Arbresha Miraj

The average attendance for Sounders league matches at Qwest Field (as of July 25) is 30,204. People. In one place. For comparison's sake: a rock show at the Paramount (2,807), a concert at KeyArena (16,641), a festival at the Gorge (25,000). Picture Sasquatch! Now add SIFF opening night at the Paramount. Now go ahead and add David Byrne at the Paramount also. Now put them all downtown and let them fight for parking or try to find a bike rack. That's what happens at nearly every single match of a sport that people have always said could never catch on in America.

The Sounders' average attendance is nearly double the estimated Major Soccer League average of 15,599. Attendance greater than 30,000 has been announced at the last several recent Sounders home matches, against teams like San Jose (average attendance: 10,657), D.C. (14,003), Houston (15,632), and Chicago (12,838). These crowd figures place Seattle at number one in Major League Soccer—which the Sounders only joined this year—comfortably ahead of the other 14 teams. Number two is Toronto at 20,277. Dallas is last with 9,464.

The average Sounders attendance is less than half the number of people who go see the average Seahawks game (67,995 last year) in the same stadium. But it's just about equal to the number of people who go see the Mariners (28,761 last year, 32,992 in 2007). And lest it be forgotten that there used to be a professional men's basketball team in this town, Sounders attendance is greater than the combined averages of the last two years of Sonics supporters—though the comparison might not be fair, since everyone knew the Sonics were leaving town and many decided to cut their losses (ambiguity intentional). The Storm, despite being the best sports ticket in town before the Sounders' emergence, drew an average of only 8,265 last year.

Why should Seattle, of all places, have so raging a boner for so anti-American a pastime?

Well, the easy answer is in the question. But to go slightly deeper, let us consider the anti-soccer faction. It's easy to find middlebrows and neocons grinding axes about the sport on blog after loudmouth blog. Franklin Foer's otherwise somewhat-impenetrable book How Soccer Explains the World offers a dedicated list of prominent footie opponents, including USA Today's Tom Weir, who once wrote that "hating soccer is more American than apple pie, driving a pickup, or spending Saturday afternoons channel surfing." The late senator and 1996 vice-presidential candidate (and retired pro "real" football player) Jack Kemp derided soccer as "socialist" on the floor of the U.S. Congress. Radio sports loudmouth Jim Rome has long made his antipathy for soccer a point of pride ("I will hand [my son] ice skates and a shimmering sequined blouse before I hand him a soccer ball. Soccer is not a sport, does not need to be on TV..."). Fractionally less-hysterical language comes from Allen Barra of the Wall Street Journal: "Yes, okay, soccer is the most 'popular' sport in the world... So what? Maybe other countries can't afford football, basketball, and baseball leagues; maybe if they could afford these other sports, they'd enjoy them even more." I did say fractionally.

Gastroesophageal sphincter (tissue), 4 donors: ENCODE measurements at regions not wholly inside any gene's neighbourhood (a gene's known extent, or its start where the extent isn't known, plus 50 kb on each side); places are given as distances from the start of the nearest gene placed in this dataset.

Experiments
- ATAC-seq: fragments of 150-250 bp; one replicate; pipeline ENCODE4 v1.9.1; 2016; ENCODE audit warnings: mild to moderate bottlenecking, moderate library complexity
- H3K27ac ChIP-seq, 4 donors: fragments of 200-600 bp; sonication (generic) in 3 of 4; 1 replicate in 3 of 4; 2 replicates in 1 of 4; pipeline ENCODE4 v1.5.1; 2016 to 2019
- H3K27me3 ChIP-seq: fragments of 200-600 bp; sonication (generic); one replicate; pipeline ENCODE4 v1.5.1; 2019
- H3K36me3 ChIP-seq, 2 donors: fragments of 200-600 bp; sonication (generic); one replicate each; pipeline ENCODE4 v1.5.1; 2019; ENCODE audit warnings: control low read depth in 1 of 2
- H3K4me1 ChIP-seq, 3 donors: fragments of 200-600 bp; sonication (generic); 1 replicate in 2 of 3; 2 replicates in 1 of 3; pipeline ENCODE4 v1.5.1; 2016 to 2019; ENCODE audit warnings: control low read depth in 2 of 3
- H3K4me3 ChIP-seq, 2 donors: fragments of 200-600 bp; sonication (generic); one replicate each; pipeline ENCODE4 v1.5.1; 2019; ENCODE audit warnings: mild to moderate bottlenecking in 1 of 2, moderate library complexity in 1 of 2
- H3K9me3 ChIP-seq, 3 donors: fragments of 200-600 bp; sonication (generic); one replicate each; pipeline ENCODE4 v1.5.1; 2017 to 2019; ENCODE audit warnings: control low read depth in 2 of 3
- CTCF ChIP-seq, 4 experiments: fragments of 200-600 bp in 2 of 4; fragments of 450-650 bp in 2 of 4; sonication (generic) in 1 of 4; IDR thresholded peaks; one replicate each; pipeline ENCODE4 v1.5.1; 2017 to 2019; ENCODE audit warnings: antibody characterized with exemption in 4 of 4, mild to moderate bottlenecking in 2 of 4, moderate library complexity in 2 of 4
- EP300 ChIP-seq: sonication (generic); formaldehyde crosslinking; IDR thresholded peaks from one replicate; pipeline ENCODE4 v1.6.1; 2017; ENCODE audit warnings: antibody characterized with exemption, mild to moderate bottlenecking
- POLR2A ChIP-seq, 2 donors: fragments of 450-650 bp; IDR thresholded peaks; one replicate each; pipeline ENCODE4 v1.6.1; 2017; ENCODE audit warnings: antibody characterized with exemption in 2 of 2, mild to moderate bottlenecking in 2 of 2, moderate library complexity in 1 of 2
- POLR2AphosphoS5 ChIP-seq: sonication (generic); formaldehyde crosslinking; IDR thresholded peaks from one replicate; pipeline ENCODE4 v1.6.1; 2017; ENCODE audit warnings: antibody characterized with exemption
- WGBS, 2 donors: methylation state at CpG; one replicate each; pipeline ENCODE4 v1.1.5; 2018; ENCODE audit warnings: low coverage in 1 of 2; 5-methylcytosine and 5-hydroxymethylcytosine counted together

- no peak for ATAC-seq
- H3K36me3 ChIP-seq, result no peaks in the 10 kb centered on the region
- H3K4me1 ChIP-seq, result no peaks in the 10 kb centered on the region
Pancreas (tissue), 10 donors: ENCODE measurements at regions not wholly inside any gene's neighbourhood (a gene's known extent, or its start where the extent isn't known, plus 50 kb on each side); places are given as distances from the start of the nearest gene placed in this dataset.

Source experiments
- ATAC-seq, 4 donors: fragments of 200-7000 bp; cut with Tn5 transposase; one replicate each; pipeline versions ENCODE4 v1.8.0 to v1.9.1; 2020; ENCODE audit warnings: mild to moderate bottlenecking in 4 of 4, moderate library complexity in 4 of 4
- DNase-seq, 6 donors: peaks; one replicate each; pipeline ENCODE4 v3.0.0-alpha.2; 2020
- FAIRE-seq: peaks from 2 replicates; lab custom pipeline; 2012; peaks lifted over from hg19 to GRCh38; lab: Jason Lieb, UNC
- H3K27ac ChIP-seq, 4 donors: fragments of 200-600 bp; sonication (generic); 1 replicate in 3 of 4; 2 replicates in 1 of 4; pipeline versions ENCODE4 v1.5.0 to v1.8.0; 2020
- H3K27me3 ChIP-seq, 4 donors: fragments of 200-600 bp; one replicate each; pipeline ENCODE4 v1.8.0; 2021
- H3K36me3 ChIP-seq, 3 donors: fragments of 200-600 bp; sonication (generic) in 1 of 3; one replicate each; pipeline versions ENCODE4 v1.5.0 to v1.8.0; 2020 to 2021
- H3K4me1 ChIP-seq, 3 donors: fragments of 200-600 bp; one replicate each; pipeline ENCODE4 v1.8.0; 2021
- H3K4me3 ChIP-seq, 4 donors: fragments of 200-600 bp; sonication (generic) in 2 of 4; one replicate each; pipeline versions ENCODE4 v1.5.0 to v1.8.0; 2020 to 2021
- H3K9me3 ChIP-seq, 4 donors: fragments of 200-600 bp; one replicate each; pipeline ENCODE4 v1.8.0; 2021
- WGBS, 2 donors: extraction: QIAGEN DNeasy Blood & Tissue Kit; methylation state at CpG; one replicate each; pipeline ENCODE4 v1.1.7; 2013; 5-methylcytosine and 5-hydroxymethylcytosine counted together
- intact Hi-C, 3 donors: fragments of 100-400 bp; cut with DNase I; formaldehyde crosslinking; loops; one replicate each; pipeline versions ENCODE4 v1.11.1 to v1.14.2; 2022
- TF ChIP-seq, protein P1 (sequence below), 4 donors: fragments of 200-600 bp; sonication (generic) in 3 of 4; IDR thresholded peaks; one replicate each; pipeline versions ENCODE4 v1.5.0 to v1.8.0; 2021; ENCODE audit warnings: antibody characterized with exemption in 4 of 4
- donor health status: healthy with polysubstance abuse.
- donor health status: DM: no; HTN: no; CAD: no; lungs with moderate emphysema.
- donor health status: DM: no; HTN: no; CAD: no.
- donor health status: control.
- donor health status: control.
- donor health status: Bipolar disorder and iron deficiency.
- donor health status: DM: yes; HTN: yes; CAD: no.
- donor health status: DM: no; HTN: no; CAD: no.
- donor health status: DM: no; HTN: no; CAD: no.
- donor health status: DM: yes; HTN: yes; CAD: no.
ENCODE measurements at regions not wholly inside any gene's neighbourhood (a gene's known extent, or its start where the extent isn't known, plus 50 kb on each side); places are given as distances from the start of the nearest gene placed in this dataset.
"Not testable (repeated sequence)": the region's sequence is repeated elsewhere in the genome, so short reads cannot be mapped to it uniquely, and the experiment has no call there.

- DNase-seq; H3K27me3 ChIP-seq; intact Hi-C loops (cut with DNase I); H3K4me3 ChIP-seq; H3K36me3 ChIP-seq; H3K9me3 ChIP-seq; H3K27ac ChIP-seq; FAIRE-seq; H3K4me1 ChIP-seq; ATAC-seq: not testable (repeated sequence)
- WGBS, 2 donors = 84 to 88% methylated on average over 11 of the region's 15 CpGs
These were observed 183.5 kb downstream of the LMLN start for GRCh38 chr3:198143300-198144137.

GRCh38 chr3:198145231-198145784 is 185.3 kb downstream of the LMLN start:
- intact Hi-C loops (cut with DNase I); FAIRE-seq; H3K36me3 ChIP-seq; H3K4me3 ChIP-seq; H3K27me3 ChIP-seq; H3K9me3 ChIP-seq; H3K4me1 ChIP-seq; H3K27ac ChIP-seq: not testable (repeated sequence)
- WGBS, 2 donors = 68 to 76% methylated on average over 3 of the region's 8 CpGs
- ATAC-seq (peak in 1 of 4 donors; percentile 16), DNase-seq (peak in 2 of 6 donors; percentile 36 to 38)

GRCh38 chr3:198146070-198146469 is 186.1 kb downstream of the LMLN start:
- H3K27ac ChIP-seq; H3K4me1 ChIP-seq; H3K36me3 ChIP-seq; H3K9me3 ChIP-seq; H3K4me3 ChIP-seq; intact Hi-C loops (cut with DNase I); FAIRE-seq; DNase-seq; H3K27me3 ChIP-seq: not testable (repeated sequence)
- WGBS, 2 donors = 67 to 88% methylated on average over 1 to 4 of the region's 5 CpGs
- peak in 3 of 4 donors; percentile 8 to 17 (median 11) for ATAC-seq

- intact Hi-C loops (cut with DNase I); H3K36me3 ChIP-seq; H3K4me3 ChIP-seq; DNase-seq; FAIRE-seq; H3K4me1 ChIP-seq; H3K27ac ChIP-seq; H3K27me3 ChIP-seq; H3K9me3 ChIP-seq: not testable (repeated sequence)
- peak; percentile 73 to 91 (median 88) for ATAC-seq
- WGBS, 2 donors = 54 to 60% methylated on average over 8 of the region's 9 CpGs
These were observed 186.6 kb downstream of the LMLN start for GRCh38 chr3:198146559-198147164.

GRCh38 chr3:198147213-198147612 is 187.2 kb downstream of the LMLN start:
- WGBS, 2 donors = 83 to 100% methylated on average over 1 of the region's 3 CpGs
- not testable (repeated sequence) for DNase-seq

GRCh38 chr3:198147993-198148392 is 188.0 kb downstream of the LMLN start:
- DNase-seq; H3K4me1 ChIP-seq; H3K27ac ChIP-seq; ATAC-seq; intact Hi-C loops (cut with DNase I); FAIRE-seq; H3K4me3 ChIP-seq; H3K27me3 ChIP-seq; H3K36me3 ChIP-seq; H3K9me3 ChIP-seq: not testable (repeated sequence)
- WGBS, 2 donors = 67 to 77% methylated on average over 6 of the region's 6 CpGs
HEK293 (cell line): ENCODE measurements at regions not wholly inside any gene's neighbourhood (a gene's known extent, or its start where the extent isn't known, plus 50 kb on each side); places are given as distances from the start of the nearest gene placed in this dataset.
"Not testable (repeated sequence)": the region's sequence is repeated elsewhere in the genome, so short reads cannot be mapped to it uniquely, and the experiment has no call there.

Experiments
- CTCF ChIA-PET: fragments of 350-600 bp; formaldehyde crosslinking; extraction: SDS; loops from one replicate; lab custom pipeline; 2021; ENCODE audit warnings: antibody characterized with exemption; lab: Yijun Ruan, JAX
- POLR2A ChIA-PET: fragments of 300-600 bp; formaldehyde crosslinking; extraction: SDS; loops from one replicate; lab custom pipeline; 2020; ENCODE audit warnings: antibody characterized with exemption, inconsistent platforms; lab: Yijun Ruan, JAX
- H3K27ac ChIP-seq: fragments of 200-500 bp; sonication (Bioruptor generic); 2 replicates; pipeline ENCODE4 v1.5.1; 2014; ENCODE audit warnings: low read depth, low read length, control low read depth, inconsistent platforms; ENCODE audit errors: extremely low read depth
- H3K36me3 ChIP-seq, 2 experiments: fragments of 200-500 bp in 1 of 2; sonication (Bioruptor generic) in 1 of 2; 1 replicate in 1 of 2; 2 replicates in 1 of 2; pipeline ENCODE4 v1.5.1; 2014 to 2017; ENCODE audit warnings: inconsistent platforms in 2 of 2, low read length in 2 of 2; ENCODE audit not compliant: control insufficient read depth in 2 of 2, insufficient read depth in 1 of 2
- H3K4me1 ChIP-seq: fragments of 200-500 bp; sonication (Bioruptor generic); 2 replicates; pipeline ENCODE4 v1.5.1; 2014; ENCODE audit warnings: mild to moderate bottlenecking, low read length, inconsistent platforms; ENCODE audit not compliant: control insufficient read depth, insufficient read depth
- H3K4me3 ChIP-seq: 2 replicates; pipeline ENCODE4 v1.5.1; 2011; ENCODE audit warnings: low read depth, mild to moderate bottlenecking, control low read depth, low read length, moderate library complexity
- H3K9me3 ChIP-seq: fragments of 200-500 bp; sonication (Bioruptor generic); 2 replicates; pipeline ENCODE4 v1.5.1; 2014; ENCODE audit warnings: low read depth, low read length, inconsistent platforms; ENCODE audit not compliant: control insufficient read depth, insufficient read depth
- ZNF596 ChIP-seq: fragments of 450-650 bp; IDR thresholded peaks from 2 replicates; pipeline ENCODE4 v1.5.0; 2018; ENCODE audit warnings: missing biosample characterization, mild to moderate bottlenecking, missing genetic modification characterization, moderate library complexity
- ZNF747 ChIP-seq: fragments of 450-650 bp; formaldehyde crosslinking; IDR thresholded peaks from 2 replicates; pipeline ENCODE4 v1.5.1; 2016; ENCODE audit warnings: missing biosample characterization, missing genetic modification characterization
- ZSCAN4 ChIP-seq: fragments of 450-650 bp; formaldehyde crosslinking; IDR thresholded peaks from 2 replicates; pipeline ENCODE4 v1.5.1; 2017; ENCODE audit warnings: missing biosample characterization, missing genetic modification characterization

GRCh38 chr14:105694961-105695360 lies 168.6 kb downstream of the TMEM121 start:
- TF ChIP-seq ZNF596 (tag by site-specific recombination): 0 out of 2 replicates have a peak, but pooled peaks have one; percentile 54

You may detect a recurring tone in these objections. Soccer is not simply unenjoyable, it's a threat to our way of life (however bovine that way of life may be), our government, our economy, our manhood. You'd think they were talking about electric cars. But no less a liberal pinup than Keith Olbermann is a notorious mocker of the sport and its worldwide appeal; his dismissive asides began when he was an ESPN anchor and continue on his MSNBC broadcasts. And in a hilarious report occasioned by Team USA's upset victory over Spain, Stephen Colbert declared soccer "the sport for fourth graders that foreign people take seriously." Fair enough.

The truth is, complaints against soccer may not be fundamentally aesthetic, but psychological. It issues from the unalterable human tendency to interpret other people's preference for things other than your favorites as a judgment against you—you like soccer, so you must be saying that football is for assholes. In which case, soccer is for assholes, asshole. The details are just filler. Why else would anyone care? People make fun of the sport the way people make fun of Canada—it's the easiest target imaginable. Until you go to Canada, that is.

British author Nick Hornby's memoir Fever Pitch is a book-length struggle to define the psychology of loving soccer. "When there is some kind of triumph," he writes, "the pleasure does not radiate from the players outwards until it reaches the likes of us at the back of the terraces in a pale and diminished form; our fun is not a watery version of the team's fun... The joy we feel on occasions like this is not a celebration of others' good fortune, but a celebration of our own; and when there is a disastrous defeat, the sorrow that engulfs us is, in effect, self-pity... I am part of the club, just as the club is part of me."

Did someone say crushing defeat? Several weekends ago, the Sounders got properly trounced in an exhibition match against the English Premier League powerhouse Chelsea FC (average home attendance: 41,588). The 2–0 final score doesn't begin to communicate the degree to which Chelsea effortlessly dominated Seattle from the first touch to the last whistle. But Chelsea's effortless dominance failed to deter the Sounders crowd from throwing its collective heart and lungs behind the men in the Xbox jerseys. (Speaking of which, the ultimate sign of the Sounders' popularity might be the fact that every week tens of thousands of Seattleites dress themselves in an ad for Microsoft, of all things, to show their support.)